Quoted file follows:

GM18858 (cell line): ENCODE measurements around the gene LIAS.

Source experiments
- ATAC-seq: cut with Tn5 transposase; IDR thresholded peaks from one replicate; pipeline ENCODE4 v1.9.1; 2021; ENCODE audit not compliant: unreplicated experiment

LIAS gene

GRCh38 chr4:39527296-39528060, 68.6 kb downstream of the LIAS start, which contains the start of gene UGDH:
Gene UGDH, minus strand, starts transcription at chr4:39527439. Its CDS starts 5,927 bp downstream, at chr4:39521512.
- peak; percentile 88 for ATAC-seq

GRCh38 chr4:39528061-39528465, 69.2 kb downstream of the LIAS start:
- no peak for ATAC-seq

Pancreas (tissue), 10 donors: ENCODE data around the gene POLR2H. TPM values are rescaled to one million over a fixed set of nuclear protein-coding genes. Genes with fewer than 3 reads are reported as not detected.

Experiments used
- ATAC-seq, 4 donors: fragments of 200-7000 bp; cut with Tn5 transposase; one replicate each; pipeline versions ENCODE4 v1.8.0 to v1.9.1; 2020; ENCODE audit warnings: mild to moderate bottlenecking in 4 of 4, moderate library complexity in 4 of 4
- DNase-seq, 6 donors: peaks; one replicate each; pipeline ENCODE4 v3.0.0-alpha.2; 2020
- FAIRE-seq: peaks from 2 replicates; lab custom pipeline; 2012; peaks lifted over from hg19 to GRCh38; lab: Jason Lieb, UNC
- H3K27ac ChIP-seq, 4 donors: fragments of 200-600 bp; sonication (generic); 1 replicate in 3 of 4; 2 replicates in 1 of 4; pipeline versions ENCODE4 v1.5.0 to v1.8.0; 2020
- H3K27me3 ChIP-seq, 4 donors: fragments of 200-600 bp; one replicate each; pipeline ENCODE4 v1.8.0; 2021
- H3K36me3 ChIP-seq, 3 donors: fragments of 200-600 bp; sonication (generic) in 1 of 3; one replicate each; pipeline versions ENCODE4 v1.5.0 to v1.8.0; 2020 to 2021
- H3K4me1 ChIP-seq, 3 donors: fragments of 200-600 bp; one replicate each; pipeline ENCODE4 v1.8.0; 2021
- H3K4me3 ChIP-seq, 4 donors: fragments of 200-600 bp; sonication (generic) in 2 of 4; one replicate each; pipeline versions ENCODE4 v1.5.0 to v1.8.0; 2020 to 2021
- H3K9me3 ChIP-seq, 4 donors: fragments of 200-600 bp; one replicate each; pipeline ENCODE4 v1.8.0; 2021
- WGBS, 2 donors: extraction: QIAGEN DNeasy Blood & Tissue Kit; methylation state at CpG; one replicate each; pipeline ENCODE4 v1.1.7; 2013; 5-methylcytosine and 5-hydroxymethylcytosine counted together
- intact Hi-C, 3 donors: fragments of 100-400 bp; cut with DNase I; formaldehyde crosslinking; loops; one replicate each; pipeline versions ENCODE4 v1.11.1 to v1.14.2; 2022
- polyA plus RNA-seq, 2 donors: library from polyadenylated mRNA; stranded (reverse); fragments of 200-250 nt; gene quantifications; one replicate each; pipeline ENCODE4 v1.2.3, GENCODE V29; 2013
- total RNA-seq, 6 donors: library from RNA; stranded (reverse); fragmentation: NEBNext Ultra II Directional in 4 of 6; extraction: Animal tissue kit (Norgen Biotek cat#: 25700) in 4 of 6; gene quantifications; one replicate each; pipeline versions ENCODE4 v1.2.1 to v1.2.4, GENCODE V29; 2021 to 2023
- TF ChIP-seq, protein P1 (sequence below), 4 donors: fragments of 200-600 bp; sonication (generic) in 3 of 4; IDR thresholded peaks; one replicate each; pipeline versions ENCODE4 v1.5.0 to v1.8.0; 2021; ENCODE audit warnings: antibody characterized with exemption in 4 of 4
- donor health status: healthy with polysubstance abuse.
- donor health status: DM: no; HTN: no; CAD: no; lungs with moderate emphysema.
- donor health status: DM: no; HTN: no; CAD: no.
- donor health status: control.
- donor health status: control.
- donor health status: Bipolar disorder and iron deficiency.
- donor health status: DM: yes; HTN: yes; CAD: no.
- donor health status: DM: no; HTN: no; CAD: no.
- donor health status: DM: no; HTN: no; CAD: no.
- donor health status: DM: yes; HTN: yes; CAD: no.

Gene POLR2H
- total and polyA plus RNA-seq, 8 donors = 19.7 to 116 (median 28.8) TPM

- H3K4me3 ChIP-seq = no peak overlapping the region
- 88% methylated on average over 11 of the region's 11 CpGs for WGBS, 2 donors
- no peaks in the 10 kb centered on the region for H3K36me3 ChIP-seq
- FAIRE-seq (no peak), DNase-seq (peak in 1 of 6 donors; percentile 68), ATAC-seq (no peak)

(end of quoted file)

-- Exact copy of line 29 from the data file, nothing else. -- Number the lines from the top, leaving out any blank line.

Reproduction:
- donor health status: control.